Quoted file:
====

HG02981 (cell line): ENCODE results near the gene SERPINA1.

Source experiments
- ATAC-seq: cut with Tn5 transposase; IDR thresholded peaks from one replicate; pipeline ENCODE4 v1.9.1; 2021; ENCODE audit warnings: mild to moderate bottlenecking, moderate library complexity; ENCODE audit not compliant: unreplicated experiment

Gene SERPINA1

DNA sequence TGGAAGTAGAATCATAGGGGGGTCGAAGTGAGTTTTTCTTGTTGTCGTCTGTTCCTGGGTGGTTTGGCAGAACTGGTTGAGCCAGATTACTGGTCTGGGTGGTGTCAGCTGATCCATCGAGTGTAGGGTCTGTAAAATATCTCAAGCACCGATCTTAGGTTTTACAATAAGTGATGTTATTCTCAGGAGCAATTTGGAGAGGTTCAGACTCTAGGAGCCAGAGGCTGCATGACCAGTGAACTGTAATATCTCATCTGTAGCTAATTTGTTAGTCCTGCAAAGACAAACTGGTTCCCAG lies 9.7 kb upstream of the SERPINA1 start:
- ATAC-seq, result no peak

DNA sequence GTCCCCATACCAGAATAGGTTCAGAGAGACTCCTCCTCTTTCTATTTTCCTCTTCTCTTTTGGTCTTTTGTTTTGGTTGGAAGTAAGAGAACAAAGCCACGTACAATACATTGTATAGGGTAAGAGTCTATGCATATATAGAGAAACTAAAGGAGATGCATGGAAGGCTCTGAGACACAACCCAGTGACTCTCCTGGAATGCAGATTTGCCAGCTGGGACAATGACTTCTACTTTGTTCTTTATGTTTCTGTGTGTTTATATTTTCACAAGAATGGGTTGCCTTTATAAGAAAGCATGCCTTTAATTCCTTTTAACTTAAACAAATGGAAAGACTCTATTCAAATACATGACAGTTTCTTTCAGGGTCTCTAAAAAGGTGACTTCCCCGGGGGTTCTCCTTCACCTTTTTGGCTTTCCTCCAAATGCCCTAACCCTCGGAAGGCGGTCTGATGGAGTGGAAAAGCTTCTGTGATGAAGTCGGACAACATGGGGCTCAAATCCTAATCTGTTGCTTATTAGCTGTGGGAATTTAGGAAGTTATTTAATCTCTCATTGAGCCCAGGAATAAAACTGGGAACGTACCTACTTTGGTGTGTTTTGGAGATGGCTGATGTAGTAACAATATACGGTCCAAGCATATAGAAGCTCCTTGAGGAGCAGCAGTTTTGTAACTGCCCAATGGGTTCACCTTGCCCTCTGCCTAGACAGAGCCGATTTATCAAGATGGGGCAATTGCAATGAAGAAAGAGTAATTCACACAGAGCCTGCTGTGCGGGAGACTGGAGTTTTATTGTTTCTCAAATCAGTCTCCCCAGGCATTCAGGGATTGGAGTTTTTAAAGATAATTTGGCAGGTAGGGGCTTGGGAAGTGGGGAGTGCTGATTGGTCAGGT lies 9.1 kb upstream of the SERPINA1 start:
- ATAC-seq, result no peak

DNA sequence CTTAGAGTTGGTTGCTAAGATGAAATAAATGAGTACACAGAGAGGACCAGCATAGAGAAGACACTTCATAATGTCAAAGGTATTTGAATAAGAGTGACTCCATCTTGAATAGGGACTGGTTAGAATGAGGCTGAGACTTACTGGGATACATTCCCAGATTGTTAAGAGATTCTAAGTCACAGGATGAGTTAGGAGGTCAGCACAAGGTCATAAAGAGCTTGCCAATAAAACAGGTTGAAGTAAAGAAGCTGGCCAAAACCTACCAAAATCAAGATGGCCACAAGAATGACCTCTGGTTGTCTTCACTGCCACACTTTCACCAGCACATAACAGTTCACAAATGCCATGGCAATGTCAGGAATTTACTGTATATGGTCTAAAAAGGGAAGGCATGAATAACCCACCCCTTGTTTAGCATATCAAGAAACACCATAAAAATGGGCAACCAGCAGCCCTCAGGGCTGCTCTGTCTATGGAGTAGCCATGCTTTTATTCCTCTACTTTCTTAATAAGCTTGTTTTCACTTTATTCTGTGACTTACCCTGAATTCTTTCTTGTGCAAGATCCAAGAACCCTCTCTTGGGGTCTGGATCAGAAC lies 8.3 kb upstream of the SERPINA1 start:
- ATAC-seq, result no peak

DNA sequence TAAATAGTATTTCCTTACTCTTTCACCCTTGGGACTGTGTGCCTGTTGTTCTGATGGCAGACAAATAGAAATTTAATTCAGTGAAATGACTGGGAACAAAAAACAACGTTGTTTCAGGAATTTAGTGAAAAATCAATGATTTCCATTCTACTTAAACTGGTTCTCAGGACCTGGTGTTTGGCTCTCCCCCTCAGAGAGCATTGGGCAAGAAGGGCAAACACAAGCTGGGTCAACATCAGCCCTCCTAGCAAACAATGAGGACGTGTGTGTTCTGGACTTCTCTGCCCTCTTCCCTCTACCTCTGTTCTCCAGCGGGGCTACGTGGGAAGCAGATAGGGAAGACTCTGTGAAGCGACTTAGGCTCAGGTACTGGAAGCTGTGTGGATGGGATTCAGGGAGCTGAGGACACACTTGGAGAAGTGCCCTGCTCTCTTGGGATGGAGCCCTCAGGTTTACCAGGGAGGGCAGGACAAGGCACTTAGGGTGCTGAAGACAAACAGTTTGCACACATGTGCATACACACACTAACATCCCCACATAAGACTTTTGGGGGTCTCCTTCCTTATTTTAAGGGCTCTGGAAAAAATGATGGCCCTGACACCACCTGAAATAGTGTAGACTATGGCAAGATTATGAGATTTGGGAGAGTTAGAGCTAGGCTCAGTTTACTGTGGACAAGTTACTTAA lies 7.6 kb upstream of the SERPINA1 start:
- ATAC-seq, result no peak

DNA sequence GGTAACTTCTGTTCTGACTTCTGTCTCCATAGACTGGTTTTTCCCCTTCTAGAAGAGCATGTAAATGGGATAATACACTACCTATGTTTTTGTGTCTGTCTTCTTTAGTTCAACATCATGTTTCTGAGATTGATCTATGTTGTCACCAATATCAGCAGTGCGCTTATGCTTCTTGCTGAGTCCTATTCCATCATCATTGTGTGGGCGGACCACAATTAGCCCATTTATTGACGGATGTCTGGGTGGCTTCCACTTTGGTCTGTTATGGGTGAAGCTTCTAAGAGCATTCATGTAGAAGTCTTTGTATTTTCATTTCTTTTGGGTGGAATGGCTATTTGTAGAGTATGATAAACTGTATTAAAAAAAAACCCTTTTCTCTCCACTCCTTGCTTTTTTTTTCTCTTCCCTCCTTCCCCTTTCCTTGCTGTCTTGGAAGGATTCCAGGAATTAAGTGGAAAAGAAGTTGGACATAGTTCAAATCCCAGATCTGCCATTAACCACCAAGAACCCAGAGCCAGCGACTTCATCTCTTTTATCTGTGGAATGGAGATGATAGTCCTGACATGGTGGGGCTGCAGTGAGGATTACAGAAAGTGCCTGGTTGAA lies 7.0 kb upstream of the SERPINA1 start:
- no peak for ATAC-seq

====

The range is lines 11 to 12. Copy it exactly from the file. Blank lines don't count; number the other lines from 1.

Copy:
DNA sequence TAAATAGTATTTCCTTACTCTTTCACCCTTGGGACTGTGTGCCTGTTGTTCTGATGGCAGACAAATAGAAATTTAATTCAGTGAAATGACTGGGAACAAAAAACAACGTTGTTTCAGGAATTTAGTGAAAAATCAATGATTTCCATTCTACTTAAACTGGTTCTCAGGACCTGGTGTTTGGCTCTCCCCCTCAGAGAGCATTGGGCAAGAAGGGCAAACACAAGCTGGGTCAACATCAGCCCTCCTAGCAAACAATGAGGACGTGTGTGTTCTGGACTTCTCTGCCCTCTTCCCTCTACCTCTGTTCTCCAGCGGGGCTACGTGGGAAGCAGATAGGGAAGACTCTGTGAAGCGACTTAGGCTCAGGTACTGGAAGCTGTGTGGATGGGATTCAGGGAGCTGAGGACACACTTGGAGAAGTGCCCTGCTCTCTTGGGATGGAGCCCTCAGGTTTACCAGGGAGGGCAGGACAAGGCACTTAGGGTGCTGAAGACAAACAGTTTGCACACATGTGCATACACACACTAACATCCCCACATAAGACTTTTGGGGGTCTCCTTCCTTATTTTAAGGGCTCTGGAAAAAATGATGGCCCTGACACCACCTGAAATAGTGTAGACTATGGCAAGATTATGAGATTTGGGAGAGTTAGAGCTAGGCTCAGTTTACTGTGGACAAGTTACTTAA lies 7.6 kb upstream of the SERPINA1 start:
- ATAC-seq, result no peak